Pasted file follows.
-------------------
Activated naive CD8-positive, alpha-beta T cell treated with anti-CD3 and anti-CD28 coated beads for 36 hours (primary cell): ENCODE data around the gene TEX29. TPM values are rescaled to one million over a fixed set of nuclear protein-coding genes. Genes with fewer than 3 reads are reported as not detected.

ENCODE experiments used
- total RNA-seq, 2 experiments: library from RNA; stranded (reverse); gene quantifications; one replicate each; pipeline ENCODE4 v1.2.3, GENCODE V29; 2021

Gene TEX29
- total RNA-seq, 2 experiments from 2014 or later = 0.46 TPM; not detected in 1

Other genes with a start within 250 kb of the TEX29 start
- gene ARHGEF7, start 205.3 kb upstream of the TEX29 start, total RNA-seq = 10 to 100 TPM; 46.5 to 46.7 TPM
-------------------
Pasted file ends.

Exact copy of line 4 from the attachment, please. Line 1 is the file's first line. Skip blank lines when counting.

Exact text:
Gene TEX29